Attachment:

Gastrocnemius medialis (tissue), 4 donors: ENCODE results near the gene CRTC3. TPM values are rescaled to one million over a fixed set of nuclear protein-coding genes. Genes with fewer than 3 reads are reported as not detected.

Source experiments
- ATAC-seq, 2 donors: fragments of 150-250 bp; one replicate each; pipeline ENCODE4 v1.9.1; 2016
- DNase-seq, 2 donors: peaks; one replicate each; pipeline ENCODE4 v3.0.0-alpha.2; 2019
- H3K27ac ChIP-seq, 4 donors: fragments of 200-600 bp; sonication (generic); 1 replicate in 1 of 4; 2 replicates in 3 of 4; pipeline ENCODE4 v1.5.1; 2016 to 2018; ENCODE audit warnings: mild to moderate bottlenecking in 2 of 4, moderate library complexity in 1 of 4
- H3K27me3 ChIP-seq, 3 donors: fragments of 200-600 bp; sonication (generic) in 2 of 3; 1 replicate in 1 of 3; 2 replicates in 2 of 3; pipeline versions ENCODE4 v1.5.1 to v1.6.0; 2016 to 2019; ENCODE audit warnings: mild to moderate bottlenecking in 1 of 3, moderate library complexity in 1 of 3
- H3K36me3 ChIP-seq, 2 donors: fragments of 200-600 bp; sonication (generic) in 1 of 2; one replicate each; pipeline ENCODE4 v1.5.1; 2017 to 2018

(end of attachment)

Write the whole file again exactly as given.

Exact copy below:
Gastrocnemius medialis (tissue), 4 donors: ENCODE results near the gene CRTC3. TPM values are rescaled to one million over a fixed set of nuclear protein-coding genes. Genes with fewer than 3 reads are reported as not detected.

Source experiments
- ATAC-seq, 2 donors: fragments of 150-250 bp; one replicate each; pipeline ENCODE4 v1.9.1; 2016
- DNase-seq, 2 donors: peaks; one replicate each; pipeline ENCODE4 v3.0.0-alpha.2; 2019
- H3K27ac ChIP-seq, 4 donors: fragments of 200-600 bp; sonication (generic); 1 replicate in 1 of 4; 2 replicates in 3 of 4; pipeline ENCODE4 v1.5.1; 2016 to 2018; ENCODE audit warnings: mild to moderate bottlenecking in 2 of 4, moderate library complexity in 1 of 4
- H3K27me3 ChIP-seq, 3 donors: fragments of 200-600 bp; sonication (generic) in 2 of 3; 1 replicate in 1 of 3; 2 replicates in 2 of 3; pipeline versions ENCODE4 v1.5.1 to v1.6.0; 2016 to 2019; ENCODE audit warnings: mild to moderate bottlenecking in 1 of 3, moderate library complexity in 1 of 3
- H3K36me3 ChIP-seq, 2 donors: fragments of 200-600 bp; sonication (generic) in 1 of 2; one replicate each; pipeline ENCODE4 v1.5.1; 2017 to 2018